It is with deep regret that I announce my withdrawal from the campaign for the 2012 Republican nomination for the office of President of the United States.
I know that with the intense press coverage and investigative journalists delving into every aspect of my background, eventually it’s going to come out — so I might as well get out in front of this story and fall on my own sword. No more stalling or hiding.
You see, I speak French.
Yes, yes, I know. By admitting this publicly, I understand that many old friends will no longer parlez avec moi, if you know what I mean (and I’m sure many of you closeted types do). I know that I could probably pass as someone who only speaks English, but I probably also speak that language too well to be President. I might be able to get away with it for awhile, pretending that I never heard of Jacques Brel (who was actually Belgian, mais on n’encule pas les mouches, n’est-ce pas?), acting as if I never drank Perrier or ate quiche, maybe buy a bowling shirt with “Mark” (not Marc!) stitched above the pocket.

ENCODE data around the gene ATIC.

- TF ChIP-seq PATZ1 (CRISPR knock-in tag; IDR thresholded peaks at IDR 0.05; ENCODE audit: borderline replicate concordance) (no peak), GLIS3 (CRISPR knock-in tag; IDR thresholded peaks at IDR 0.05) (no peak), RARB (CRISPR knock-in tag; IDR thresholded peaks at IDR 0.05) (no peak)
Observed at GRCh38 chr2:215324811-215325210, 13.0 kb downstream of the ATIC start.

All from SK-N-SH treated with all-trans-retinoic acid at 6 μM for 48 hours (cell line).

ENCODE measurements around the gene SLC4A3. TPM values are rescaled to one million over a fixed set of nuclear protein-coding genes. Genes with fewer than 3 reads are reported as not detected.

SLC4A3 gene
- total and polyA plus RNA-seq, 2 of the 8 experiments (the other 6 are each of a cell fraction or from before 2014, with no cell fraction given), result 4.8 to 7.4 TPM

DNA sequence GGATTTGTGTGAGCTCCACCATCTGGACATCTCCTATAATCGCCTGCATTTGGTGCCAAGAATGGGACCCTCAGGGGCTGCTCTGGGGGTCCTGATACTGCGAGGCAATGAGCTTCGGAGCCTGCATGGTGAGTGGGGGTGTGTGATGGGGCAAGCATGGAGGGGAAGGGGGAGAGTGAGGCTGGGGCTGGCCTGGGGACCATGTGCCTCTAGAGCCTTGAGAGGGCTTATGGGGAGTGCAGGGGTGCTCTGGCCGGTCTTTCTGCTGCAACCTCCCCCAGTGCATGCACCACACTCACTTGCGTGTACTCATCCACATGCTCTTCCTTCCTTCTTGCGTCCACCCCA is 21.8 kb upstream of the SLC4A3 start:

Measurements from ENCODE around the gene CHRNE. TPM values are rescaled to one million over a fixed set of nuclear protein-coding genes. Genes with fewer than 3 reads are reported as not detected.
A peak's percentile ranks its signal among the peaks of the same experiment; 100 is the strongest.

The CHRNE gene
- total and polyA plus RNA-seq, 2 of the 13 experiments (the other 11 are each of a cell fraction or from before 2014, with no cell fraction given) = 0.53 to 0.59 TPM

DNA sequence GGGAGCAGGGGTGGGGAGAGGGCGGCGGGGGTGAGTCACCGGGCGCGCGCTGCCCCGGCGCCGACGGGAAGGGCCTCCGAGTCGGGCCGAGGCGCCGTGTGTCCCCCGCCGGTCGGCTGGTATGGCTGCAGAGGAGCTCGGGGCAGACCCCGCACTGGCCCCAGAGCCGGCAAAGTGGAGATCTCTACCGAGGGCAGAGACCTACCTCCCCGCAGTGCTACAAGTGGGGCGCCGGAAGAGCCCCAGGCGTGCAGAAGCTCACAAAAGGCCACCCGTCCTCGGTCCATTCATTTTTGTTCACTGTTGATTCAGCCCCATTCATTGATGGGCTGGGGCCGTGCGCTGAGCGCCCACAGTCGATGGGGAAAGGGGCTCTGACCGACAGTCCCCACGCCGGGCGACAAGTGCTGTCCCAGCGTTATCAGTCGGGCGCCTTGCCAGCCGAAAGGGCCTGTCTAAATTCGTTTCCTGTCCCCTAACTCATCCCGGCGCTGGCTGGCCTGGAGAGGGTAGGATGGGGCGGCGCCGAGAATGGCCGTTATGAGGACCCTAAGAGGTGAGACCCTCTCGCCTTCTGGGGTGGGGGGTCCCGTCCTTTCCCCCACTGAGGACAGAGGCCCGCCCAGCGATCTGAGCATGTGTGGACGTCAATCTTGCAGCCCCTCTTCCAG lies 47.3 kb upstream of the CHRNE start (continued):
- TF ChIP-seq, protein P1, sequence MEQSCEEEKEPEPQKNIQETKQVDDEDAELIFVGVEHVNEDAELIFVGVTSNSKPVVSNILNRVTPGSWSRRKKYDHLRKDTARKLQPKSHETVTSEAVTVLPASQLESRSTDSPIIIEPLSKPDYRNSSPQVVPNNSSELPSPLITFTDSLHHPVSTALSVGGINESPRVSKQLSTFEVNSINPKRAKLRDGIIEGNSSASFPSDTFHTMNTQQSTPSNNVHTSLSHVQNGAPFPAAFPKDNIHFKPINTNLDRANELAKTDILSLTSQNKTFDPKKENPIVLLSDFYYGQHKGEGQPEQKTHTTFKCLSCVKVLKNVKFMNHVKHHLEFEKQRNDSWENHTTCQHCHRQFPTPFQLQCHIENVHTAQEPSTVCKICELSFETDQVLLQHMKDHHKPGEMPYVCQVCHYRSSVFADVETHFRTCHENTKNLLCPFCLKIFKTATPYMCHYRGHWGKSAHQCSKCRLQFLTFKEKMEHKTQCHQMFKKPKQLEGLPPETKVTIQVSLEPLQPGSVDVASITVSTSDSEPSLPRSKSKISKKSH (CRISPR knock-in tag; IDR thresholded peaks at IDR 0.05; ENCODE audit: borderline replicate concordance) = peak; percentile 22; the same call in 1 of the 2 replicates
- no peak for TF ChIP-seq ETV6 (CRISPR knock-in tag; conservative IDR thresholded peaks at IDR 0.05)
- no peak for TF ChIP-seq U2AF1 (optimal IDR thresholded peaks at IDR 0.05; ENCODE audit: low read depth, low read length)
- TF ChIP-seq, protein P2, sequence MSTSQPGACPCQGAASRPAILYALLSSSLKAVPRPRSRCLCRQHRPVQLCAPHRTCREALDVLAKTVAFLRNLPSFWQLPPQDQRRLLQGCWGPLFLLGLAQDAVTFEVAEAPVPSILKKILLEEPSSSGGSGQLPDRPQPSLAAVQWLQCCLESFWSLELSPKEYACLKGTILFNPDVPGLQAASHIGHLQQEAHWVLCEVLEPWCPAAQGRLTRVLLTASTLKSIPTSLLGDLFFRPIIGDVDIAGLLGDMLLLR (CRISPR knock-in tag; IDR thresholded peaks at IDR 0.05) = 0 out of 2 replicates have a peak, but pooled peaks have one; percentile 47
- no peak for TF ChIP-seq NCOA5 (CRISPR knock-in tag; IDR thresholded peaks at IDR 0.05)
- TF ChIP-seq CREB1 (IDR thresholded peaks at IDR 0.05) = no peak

Oh yes, I could laugh at Pepé Le Pew (“What is this? Oh, but of course. This little one wish to commit suicide to prove her love for me. What a sweet gesture. Nevertheless, I must prevent it.”) I could hide my beret, my Edith Piaf records, my accordian, and stop eating snails. I could pretend to confuse Truffaut with truffles. I could fait semblant to disapprove of adultery. I could stop drinking kir royales. But I wouldn’t be fooling anyone.
Eventually, I would be found out. Newt would point to my son’s name (Maxime Charles Auguste) or that I wear a Cartier watch or that I have opinions about wine, have read Stendahl en francais, and watched Le Quatre Cent Coups sans sous-titrage.
French speakers are allowed to serve in the military. They’re even allowed to marry. (I should know.) But we have not yet evolved to the point where a French speaker can become President. Thus, sadly, I must withdraw. But our cause, mes enfants, lives on.